To a Great City by Arvo Pärt and Snøhetta
For the second edition of stillspotting nyc, composer Arvo Pärt (b. 1935, Paide, Estonia) and the New York City and Oslo-based architectural firm Snøhetta collaborate on a series of stillspots around Lower Manhattan that explore the special relationship between space and sound. Pärt’s concept of tintinnabuli (“little bells” in Latin), which forms the basis of most of his work, was born from a deeply rooted desire for a reduced realm of sound that could not be measured, as it were, in kilometers or even meters but only in millimeters. In our busy everyday lives in cities such as New York, we often don’t realize how our ears continually need time to adjust to strong differences in the sounds that surround us—just as the pupils of the eyes only gradually accommodate to the change from light to dark. Pärt believes that our mind and senses do register these differences unconsciously. Oftentimes the mysterious phenomenon of sensory adaptation is best observed through reduction rather than growing complexity. Reduction certainly doesn’t mean simplification, but it is the way—at least in an ideal scenario—to the most intense awareness of the essence of stimuli.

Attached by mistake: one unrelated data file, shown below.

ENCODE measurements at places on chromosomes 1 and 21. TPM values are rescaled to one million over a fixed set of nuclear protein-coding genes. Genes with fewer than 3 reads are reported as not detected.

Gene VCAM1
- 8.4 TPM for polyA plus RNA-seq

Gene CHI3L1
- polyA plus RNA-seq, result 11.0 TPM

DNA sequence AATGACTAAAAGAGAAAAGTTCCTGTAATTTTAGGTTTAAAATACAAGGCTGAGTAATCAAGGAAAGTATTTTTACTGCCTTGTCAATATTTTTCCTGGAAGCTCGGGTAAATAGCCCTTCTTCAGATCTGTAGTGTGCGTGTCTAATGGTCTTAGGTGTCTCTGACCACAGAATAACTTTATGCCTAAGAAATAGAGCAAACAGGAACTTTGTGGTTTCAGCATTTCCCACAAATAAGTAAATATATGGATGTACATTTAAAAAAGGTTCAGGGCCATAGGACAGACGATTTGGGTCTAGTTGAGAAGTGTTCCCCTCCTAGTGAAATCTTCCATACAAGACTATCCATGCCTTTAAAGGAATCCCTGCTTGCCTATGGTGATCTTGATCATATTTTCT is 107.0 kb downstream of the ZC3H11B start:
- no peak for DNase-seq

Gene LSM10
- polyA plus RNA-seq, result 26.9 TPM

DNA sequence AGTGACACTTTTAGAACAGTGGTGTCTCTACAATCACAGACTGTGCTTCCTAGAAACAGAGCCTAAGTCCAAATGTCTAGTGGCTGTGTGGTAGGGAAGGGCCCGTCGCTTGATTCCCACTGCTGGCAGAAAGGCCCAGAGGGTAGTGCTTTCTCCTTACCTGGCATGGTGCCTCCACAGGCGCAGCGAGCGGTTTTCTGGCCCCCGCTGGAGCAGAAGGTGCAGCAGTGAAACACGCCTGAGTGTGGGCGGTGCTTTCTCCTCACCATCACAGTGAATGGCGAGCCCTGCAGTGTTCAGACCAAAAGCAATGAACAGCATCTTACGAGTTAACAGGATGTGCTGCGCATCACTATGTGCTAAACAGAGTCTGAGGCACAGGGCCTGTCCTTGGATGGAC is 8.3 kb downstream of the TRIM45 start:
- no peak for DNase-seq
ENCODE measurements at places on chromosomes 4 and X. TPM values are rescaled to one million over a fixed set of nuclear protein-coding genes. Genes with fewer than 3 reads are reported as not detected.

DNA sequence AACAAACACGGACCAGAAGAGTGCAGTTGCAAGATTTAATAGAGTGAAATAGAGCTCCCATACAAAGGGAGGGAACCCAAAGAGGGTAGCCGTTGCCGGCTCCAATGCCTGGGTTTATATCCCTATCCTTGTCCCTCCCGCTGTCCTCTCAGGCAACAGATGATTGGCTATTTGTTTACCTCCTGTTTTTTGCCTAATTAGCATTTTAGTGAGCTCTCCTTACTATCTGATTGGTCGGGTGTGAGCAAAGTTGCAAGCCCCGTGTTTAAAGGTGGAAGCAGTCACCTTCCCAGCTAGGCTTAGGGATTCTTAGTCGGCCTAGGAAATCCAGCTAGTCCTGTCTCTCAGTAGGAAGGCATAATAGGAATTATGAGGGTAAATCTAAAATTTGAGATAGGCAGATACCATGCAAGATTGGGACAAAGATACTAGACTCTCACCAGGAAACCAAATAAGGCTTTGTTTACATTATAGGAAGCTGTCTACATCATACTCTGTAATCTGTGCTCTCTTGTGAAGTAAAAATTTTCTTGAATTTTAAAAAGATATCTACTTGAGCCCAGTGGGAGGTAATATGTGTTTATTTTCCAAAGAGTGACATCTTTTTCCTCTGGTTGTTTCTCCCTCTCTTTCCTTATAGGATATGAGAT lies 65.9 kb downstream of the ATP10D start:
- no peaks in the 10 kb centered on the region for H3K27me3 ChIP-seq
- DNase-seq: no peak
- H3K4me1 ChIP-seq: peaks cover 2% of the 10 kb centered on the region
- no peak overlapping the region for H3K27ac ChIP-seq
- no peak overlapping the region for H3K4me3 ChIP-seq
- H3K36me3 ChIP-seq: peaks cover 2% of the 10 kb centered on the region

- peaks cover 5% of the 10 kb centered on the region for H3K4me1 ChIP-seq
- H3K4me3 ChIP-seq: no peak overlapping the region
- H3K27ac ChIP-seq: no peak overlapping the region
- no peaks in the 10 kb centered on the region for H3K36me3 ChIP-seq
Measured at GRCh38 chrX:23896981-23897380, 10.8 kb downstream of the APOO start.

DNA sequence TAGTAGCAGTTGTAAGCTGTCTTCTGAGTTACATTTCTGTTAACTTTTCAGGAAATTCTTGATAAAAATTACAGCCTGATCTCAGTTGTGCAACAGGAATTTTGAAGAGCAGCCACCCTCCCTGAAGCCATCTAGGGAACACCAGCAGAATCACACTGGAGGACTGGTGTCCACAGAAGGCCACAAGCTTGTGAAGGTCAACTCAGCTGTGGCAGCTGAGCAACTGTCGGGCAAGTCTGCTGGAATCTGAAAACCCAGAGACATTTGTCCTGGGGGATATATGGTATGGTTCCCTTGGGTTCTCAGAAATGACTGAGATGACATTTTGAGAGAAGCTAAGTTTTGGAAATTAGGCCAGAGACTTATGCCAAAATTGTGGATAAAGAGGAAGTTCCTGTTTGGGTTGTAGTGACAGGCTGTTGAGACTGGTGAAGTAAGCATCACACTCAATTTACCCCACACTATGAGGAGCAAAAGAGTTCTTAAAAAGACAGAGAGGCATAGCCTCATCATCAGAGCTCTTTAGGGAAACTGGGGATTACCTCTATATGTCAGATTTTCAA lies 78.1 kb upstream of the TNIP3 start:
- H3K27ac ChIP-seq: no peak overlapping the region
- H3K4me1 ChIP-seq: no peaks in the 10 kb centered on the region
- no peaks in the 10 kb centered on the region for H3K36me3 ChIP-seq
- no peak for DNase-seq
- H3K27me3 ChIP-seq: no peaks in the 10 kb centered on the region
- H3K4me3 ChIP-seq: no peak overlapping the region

For To a Great City, the architects have selected—and subtly altered by the placement of large-scale weather balloons—indoor and outdoor spaces that embody the concept of a central musical tone and extend the perception of sound into the realm of space. The spherical balloons have a unifying and holistic character and simultaneously create and ignore space: something that can also be said of Pärt’s music.
The staging of five recorded works by Pärt gradually transports visitors from the hustle and bustle of the streetscape to an elevated urban experience that makes them newly aware of their sense of hearing. Visitors can experience this confluence of music and architecture at five separate locations downtown that quietly celebrate the city, ten years after the September 11 attacks. Traveling through sites along the periphery of Ground Zero, participants encounter a green labyrinth created by the Battery Conservancy, reflect in an underground chamber at Governors Island National Monument, and enter otherwise inaccessible spaces in landmark skyscrapers. The stillness and seclusion of these spaces heightens awareness and recalibrates the senses. Over the course of a day, participants may visit each space multiple times at their leisure to understand how their perception changes based on circumstances such as time, stress, appetite, and sleep. Listeners become increasingly sensitized as they are drawn in and ideally are transformed to a focused and tranquil state.
The Guggenheim Museum acknowledges these community partners and collaborators for their special support on the Manhattan edition of stillspotting nyc:
The Battery Conservancy
Capalino + Company
Mayor’s Office of Citywide Coordination
National Park Service, Governors Island
The Trust for Governors Island
The Witkoff Group